Barrier-free construction is not only implemented in public facilities, large residential buildings, buildings with 50 or more employees and care facilities as required by the SIA 500 standard. Although it is not mandatory for single-family homes, many private individuals choose this path when building their homes. It is a long-term decision taken with an eye to the future.

Avoiding architectural barriers and increasing living comfort

Barrier-free construction aims to make the home usable, giving its inhabitants greater freedom of movement. These barrier-free buildings, of course, allow disabled people to participate actively and independently in all social activities; but not only them.

The advantages of a barrier-free home affect everyone who builds their home to stay there as long as possible. Young people may not yet consider this aspect but only think of a mother who has an infant in a pram; architectural barriers are also a problem for her. Even small children grow up and begin to move around the house with a walker or tricycle. Giving them the space they need without fear of them hurting themselves is reassuring.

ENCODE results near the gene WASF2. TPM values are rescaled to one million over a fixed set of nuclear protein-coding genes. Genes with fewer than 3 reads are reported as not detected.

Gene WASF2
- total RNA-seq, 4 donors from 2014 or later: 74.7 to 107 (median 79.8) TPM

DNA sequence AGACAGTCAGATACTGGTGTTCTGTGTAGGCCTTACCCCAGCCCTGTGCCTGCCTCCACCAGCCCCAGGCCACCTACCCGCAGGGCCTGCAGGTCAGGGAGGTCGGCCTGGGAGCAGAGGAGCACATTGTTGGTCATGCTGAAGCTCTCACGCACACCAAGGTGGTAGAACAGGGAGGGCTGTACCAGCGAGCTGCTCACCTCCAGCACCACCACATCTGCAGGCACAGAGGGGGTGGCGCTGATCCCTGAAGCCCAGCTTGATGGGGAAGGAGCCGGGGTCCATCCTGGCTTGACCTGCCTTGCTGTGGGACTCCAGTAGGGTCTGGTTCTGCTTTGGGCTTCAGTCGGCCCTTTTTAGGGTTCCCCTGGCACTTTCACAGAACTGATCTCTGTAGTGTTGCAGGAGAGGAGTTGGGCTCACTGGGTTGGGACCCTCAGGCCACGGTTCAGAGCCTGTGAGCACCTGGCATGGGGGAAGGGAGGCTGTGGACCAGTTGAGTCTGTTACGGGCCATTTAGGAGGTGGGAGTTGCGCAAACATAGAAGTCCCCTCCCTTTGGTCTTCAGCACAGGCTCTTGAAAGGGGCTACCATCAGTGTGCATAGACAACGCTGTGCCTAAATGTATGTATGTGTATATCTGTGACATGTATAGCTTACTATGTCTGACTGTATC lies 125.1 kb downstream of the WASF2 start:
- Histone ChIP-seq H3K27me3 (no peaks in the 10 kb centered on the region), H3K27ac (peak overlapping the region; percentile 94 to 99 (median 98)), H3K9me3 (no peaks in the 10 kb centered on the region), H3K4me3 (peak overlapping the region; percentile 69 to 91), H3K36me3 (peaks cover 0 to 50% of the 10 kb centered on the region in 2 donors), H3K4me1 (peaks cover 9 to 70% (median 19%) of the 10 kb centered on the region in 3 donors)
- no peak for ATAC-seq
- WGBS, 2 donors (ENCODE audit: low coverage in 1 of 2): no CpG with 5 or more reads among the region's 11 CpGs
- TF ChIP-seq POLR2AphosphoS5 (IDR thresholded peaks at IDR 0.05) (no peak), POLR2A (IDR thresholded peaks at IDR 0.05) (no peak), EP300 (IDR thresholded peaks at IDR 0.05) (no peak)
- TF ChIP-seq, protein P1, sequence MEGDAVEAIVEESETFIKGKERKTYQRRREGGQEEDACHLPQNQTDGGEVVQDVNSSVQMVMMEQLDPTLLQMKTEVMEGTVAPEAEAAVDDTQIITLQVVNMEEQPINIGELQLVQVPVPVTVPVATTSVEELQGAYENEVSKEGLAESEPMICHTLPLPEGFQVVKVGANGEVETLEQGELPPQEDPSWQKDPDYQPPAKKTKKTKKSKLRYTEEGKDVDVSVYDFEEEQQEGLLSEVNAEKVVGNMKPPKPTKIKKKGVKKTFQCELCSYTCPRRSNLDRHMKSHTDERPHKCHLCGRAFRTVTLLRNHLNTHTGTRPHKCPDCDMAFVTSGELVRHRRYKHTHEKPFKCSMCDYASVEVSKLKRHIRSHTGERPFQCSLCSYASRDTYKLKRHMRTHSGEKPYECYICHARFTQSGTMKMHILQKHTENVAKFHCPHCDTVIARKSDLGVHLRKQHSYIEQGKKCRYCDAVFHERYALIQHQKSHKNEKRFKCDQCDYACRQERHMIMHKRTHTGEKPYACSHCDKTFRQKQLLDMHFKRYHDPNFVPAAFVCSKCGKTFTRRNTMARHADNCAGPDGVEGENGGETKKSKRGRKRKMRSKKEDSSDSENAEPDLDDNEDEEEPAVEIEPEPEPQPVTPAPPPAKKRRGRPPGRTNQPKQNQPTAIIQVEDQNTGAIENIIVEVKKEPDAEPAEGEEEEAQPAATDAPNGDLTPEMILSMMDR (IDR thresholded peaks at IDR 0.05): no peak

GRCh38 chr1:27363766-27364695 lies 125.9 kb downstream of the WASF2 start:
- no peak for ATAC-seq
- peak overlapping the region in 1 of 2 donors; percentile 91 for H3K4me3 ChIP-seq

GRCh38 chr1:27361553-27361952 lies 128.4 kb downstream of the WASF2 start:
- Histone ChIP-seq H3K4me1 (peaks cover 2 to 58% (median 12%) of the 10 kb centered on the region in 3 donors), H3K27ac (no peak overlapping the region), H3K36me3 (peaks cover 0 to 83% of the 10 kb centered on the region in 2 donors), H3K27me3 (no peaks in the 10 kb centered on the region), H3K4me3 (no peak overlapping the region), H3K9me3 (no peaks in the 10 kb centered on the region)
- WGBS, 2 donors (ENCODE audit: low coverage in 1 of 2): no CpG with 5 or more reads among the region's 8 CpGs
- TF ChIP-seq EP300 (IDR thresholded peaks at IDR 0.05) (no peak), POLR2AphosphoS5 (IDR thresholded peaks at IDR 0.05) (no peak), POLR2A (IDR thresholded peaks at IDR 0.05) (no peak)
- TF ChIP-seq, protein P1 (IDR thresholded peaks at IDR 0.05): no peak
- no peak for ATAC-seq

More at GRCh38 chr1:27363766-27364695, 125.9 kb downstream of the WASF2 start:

Elderly parents would be more motivated to visit their children if they did not have to deal with the common architectural barriers we often find in homes. Your wheelchair-bound friends would also be happy to spend pleasant moments in your company in your new home. No one wants to think the worst, but it could happen to anyone to break a leg and be disabled for a limited period. Advancing age is another factor to consider. Staying in one’s own home even in old age could make life happier for the elderly. When we opt for an obstacle-free construction we increase living comfort; often it also means an increase in value.

Living in one’s home for a long time

Architectural obstacles in private homes are different for everyone. From stairs without a ramp, to doorsteps with a difference in height, to a kitchen countertop that does not allow for adjustment, to narrow corridors, door handles that are too fine, parking spaces that are too narrow to place a wheelchair next to, and more.

For your home, you have the opportunity to decide which barriers are important for you to avoid, so that your home allows you to live comfortably both in the present and in the future.